NS1 protein secretion during the acute phase of West Nile virus infection

Macdonald, Joanne, Tonry, Jessica, Hall, Roy A., Williams, Brent, Palacios, Gustavo, Ashok, Mundrigi S., Jabado, Omar, Clark, David, Tesh, Robert B., Briese, Thomas and Lipkin, W. Ian (2005) NS1 protein secretion during the acute phase of West Nile virus infection. Journal of Virology, 79 22: 13924-13933. doi:10.1128/JVI.79.22.13924-13933.2005


Author Macdonald, Joanne
Tonry, Jessica
Hall, Roy A.
Williams, Brent
Palacios, Gustavo
Ashok, Mundrigi S.
Jabado, Omar
Clark, David
Tesh, Robert B.
Briese, Thomas
Lipkin, W. Ian
Title NS1 protein secretion during the acute phase of West Nile virus infection
Journal name Journal of Virology   Check publisher's open access policy
ISSN 0022-538X
1098-5514
Publication date 2005-11
Year available 2005
Sub-type Article (original research)
DOI 10.1128/JVI.79.22.13924-13933.2005
Open Access Status DOI
Volume 79
Issue 22
Start page 13924
End page 13933
Total pages 10
Place of publication Washington, DC, United States
Publisher American Society for Microbiology
Collection year 2005
Language eng
Subject C1
270303 Virology
270304 Infectious Agents
270802 Diagnostic Applications
730305 Diagnostic methods
780105 Biological sciences
730101 Infectious diseases
Abstract The West Nile virus (WNV) nonstructural protein NS1 is a protein of unknown function that is found within, associated with, and secreted from infected cells. We systematically investigated the kinetics of NS1 secretion in vitro and in vivo to determine the potential use of this protein as a diagnostic marker and to analyze NS1 secretion in relation to the infection cycle. A sensitive antigen capture enzyme-linked immunosorbent assay (ELISA) for detection of WNW NS1 (polyclonal-ACE) was developed, as well as a capture ELISA for the specific detection of NS1 multimers (4G4-ACE). The 4G4-ACE detected native NS1 antigens at high sensitivity, whereas the polyclonal-ACE had a higher specificity for recombinant forms of the protein. Applying these assays we found that only a small fraction of intracellular NS1 is secreted and that secretion of NS1 in tissue culture is delayed compared to the release of virus particles. In experimentally infected hamsters, NS1 was detected in the serum between days 3 and 8 postinfection, peaking on day 5, the day prior to the onset of clinical disease; immunoglobulin M (IgM) antibodies were detected at low levels on day 5 postinfection. Although real-time PCR gave the earliest indication of infection (day 1), the diagnostic performance of the 4G4-ACE was comparable to that of real-time PCR during the time period when NS1 was secreted. Moreover, the 4G4-ACE was found to be superior in performance to both the IgM and plaque assays during this time period, suggesting that NS1 is a viable early diagnostic marker of WNV infection.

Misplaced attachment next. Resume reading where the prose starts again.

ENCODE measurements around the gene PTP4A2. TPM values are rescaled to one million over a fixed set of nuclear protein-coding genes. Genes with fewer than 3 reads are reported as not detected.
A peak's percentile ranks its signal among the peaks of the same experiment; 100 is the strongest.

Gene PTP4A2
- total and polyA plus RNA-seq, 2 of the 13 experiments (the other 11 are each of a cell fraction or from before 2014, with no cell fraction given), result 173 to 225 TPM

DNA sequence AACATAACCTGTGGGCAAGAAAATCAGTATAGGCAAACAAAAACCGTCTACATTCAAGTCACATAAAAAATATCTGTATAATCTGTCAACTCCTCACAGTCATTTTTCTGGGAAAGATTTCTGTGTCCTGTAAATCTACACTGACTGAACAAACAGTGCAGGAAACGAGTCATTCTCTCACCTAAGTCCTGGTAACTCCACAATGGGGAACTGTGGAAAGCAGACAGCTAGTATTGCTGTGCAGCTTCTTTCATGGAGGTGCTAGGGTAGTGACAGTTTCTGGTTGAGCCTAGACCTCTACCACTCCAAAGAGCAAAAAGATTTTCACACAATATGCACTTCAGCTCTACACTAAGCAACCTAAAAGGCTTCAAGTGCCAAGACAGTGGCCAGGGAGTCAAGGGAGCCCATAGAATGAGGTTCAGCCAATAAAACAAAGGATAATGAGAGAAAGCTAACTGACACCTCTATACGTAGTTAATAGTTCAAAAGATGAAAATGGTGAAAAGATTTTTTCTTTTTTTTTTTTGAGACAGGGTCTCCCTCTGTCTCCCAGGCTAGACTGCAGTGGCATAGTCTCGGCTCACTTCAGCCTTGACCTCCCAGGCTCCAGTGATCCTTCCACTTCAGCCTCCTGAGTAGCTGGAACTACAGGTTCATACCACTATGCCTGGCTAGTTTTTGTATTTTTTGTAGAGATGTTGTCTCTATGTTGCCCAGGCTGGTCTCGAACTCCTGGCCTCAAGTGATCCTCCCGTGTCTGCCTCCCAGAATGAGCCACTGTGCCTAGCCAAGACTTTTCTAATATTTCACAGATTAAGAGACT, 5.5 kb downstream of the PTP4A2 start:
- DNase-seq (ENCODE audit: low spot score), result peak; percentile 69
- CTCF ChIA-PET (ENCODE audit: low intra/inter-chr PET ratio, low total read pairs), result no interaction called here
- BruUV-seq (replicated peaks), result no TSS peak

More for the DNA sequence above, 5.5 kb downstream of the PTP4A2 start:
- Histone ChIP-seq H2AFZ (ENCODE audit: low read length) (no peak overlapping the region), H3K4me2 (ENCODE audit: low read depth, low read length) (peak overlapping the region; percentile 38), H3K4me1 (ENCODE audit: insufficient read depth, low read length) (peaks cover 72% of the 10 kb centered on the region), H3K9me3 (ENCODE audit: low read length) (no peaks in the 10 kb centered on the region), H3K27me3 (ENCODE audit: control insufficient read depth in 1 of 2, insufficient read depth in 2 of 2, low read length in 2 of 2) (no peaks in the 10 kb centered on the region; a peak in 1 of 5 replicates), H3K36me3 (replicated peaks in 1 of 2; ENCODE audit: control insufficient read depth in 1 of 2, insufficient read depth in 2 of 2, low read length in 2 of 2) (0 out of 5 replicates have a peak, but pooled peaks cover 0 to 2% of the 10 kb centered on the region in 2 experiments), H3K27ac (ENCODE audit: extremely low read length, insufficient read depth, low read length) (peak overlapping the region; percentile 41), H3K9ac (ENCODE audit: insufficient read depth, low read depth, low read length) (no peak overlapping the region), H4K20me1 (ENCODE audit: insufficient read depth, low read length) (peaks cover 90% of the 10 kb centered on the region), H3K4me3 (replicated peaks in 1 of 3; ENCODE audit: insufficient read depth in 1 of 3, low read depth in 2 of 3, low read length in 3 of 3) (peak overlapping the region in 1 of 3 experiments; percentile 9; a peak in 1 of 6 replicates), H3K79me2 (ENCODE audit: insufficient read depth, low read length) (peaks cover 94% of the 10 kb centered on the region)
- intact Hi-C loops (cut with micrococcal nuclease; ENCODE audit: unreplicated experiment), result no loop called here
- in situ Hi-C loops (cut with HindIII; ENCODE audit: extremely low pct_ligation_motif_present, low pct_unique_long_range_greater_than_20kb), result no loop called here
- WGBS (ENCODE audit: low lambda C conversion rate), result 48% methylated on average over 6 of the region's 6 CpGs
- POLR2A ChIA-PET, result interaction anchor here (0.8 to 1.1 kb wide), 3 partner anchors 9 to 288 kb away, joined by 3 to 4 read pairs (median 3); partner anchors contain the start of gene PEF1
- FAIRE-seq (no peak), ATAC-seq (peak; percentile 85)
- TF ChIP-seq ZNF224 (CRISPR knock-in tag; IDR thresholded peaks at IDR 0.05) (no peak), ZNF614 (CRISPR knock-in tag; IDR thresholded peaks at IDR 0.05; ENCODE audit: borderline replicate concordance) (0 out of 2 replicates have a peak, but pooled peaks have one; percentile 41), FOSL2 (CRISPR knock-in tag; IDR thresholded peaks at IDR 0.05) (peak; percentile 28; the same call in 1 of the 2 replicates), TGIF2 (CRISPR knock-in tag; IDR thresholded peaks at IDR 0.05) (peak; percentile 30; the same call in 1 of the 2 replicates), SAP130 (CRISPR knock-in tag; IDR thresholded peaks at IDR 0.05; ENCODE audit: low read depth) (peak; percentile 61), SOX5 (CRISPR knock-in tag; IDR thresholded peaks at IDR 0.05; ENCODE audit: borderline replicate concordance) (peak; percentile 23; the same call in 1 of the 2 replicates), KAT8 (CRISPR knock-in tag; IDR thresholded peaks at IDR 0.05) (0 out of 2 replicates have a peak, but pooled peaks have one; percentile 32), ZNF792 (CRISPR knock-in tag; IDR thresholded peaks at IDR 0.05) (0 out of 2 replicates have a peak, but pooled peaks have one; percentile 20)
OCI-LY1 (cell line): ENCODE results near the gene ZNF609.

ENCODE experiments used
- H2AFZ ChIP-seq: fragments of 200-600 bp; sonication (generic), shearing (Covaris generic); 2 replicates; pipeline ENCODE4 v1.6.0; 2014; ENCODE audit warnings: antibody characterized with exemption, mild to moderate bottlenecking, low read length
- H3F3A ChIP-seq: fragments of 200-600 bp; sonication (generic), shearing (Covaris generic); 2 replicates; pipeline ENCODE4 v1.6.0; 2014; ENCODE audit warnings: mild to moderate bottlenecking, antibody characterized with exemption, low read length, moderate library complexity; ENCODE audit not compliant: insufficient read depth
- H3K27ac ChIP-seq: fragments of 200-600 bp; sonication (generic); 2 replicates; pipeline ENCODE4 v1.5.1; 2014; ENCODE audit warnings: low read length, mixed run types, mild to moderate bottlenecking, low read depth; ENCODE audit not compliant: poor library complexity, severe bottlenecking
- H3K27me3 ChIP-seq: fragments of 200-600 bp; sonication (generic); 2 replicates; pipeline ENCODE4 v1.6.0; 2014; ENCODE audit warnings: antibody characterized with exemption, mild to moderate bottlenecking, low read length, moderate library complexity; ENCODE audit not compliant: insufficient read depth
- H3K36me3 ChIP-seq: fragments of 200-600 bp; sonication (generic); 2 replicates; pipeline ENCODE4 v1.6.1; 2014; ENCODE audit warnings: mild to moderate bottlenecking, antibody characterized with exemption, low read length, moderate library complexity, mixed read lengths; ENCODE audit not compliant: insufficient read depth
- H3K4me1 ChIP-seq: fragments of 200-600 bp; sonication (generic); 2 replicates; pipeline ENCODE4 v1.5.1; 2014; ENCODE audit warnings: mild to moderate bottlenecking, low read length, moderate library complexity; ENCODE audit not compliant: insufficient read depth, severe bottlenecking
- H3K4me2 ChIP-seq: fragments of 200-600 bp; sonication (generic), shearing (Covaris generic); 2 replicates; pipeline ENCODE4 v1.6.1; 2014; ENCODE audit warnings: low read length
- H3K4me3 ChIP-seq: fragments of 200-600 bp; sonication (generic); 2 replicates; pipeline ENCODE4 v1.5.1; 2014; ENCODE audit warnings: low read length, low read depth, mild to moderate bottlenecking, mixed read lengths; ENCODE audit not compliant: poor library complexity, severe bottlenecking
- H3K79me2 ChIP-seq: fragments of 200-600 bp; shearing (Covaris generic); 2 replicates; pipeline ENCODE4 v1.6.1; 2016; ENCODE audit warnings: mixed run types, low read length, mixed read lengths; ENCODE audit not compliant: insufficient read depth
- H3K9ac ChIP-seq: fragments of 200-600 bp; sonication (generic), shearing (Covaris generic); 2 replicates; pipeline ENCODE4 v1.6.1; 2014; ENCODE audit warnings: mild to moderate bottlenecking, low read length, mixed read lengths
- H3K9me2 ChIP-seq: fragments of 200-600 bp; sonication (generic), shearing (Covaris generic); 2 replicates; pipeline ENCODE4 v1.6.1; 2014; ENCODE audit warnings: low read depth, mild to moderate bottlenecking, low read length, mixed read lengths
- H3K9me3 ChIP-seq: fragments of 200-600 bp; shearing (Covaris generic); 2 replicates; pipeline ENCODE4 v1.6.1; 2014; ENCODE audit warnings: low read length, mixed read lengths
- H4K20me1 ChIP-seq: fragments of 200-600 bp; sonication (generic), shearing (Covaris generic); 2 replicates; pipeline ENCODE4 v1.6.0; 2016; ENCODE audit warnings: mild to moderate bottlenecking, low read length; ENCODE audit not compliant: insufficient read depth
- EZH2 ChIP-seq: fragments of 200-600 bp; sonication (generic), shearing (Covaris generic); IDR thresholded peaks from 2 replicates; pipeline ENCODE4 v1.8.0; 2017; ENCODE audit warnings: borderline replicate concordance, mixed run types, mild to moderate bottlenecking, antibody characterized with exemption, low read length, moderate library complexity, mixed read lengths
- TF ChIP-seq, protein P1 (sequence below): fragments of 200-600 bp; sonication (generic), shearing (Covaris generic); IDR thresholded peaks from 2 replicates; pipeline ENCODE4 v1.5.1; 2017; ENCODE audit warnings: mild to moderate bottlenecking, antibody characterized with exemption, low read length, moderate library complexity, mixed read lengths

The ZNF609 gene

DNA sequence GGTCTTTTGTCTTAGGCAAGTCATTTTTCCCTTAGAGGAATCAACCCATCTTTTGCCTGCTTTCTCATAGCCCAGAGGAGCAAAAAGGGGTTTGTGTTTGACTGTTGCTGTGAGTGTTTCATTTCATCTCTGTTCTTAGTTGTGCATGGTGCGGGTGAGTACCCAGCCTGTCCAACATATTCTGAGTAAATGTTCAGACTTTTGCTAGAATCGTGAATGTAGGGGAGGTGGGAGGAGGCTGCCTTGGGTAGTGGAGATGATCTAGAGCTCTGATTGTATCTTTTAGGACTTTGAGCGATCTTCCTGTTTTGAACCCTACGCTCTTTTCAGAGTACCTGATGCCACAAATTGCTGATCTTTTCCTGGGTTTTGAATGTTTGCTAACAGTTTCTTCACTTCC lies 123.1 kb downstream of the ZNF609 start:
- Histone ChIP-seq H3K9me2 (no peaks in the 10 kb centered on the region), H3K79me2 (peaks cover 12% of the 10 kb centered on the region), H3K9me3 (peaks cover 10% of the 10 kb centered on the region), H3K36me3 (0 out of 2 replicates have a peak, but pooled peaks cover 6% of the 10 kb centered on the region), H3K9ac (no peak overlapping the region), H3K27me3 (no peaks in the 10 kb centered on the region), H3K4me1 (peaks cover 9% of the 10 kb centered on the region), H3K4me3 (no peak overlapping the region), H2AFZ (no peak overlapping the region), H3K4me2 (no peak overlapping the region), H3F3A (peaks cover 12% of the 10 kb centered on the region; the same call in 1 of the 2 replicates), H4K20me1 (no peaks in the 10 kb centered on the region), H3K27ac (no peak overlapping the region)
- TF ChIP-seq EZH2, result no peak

Keyword Virology
Japanese Encephalitis-virus
Nonstructural Glycoprotein Ns1
Complement-fixing Antigen
Capture Enzyme-immunoassay
Field-collected Mosquitos
Monoclonal-antibodies
Rna Replication
Escherichia-coli
Genetic-analysis
United-states
Q-Index Code C1
Institutional Status UQ

 
Versions
Version Filter Type
Citation counts: TR Web of Science Citation Count  Cited 50 times in Thomson Reuters Web of Science Article | Citations
Scopus Citation Count Cited 56 times in Scopus Article | Citations
Google Scholar Search Google Scholar
Created: Wed, 15 Aug 2007, 05:50:21 EST